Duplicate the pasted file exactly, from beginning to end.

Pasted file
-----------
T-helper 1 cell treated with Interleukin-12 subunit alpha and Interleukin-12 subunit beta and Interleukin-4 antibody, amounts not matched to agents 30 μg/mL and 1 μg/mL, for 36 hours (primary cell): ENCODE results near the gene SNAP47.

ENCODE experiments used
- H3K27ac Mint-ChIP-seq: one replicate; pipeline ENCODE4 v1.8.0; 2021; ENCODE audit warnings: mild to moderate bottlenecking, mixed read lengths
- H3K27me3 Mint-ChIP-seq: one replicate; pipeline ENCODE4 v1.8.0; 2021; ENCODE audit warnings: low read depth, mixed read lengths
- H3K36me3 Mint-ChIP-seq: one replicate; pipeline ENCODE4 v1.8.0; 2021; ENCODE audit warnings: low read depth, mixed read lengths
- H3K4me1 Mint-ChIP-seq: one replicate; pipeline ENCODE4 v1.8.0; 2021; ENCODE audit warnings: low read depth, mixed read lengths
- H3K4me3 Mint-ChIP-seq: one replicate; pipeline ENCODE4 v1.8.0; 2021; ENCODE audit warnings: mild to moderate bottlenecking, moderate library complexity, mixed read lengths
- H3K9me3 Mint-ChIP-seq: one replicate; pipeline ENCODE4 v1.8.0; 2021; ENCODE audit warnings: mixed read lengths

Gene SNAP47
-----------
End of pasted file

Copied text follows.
T-helper 1 cell treated with Interleukin-12 subunit alpha and Interleukin-12 subunit beta and Interleukin-4 antibody, amounts not matched to agents 30 μg/mL and 1 μg/mL, for 36 hours (primary cell): ENCODE results near the gene SNAP47.

ENCODE experiments used
- H3K27ac Mint-ChIP-seq: one replicate; pipeline ENCODE4 v1.8.0; 2021; ENCODE audit warnings: mild to moderate bottlenecking, mixed read lengths
- H3K27me3 Mint-ChIP-seq: one replicate; pipeline ENCODE4 v1.8.0; 2021; ENCODE audit warnings: low read depth, mixed read lengths
- H3K36me3 Mint-ChIP-seq: one replicate; pipeline ENCODE4 v1.8.0; 2021; ENCODE audit warnings: low read depth, mixed read lengths
- H3K4me1 Mint-ChIP-seq: one replicate; pipeline ENCODE4 v1.8.0; 2021; ENCODE audit warnings: low read depth, mixed read lengths
- H3K4me3 Mint-ChIP-seq: one replicate; pipeline ENCODE4 v1.8.0; 2021; ENCODE audit warnings: mild to moderate bottlenecking, moderate library complexity, mixed read lengths
- H3K9me3 Mint-ChIP-seq: one replicate; pipeline ENCODE4 v1.8.0; 2021; ENCODE audit warnings: mixed read lengths

Gene SNAP47